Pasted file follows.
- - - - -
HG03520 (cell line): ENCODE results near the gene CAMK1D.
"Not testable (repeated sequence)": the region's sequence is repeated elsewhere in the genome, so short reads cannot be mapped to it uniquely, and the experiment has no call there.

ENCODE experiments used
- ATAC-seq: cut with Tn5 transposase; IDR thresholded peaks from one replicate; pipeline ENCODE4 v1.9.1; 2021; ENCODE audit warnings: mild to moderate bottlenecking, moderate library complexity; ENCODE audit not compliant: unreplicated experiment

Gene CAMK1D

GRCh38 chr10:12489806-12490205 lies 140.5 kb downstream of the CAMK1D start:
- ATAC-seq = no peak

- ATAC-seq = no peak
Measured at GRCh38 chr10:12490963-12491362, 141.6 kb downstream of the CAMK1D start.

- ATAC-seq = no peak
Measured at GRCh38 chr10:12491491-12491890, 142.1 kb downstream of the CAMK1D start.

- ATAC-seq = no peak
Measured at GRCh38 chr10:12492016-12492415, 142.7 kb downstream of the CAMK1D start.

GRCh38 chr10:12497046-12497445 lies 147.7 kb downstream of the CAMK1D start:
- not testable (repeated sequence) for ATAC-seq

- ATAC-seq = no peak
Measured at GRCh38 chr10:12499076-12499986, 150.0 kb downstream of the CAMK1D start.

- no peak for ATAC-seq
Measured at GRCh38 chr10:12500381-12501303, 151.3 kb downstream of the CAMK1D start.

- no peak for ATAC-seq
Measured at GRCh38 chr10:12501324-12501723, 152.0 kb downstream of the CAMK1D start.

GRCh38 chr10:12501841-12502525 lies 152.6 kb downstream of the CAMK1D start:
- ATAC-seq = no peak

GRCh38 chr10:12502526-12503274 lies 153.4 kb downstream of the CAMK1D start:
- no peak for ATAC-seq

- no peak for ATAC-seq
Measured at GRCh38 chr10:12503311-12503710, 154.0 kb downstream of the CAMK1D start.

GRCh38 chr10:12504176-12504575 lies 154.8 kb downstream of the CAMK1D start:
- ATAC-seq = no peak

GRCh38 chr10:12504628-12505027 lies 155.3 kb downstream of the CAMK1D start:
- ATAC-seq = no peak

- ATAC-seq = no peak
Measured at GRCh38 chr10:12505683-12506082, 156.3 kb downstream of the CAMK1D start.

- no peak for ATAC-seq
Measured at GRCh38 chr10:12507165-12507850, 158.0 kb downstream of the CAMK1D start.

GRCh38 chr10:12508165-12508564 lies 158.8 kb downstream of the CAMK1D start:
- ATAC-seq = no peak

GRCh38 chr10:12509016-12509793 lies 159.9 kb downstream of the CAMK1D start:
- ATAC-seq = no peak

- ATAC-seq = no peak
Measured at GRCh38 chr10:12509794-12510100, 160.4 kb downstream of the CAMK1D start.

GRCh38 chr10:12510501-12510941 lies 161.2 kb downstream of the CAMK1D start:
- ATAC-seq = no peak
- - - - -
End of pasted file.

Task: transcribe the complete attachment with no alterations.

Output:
HG03520 (cell line): ENCODE results near the gene CAMK1D.
"Not testable (repeated sequence)": the region's sequence is repeated elsewhere in the genome, so short reads cannot be mapped to it uniquely, and the experiment has no call there.

ENCODE experiments used
- ATAC-seq: cut with Tn5 transposase; IDR thresholded peaks from one replicate; pipeline ENCODE4 v1.9.1; 2021; ENCODE audit warnings: mild to moderate bottlenecking, moderate library complexity; ENCODE audit not compliant: unreplicated experiment

Gene CAMK1D

GRCh38 chr10:12489806-12490205 lies 140.5 kb downstream of the CAMK1D start:
- ATAC-seq = no peak

- ATAC-seq = no peak
Measured at GRCh38 chr10:12490963-12491362, 141.6 kb downstream of the CAMK1D start.

- ATAC-seq = no peak
Measured at GRCh38 chr10:12491491-12491890, 142.1 kb downstream of the CAMK1D start.

- ATAC-seq = no peak
Measured at GRCh38 chr10:12492016-12492415, 142.7 kb downstream of the CAMK1D start.

GRCh38 chr10:12497046-12497445 lies 147.7 kb downstream of the CAMK1D start:
- not testable (repeated sequence) for ATAC-seq

- ATAC-seq = no peak
Measured at GRCh38 chr10:12499076-12499986, 150.0 kb downstream of the CAMK1D start.

- no peak for ATAC-seq
Measured at GRCh38 chr10:12500381-12501303, 151.3 kb downstream of the CAMK1D start.

- no peak for ATAC-seq
Measured at GRCh38 chr10:12501324-12501723, 152.0 kb downstream of the CAMK1D start.

GRCh38 chr10:12501841-12502525 lies 152.6 kb downstream of the CAMK1D start:
- ATAC-seq = no peak

GRCh38 chr10:12502526-12503274 lies 153.4 kb downstream of the CAMK1D start:
- no peak for ATAC-seq

- no peak for ATAC-seq
Measured at GRCh38 chr10:12503311-12503710, 154.0 kb downstream of the CAMK1D start.

GRCh38 chr10:12504176-12504575 lies 154.8 kb downstream of the CAMK1D start:
- ATAC-seq = no peak

GRCh38 chr10:12504628-12505027 lies 155.3 kb downstream of the CAMK1D start:
- ATAC-seq = no peak

- ATAC-seq = no peak
Measured at GRCh38 chr10:12505683-12506082, 156.3 kb downstream of the CAMK1D start.

- no peak for ATAC-seq
Measured at GRCh38 chr10:12507165-12507850, 158.0 kb downstream of the CAMK1D start.

GRCh38 chr10:12508165-12508564 lies 158.8 kb downstream of the CAMK1D start:
- ATAC-seq = no peak

GRCh38 chr10:12509016-12509793 lies 159.9 kb downstream of the CAMK1D start:
- ATAC-seq = no peak

- ATAC-seq = no peak
Measured at GRCh38 chr10:12509794-12510100, 160.4 kb downstream of the CAMK1D start.

GRCh38 chr10:12510501-12510941 lies 161.2 kb downstream of the CAMK1D start:
- ATAC-seq = no peak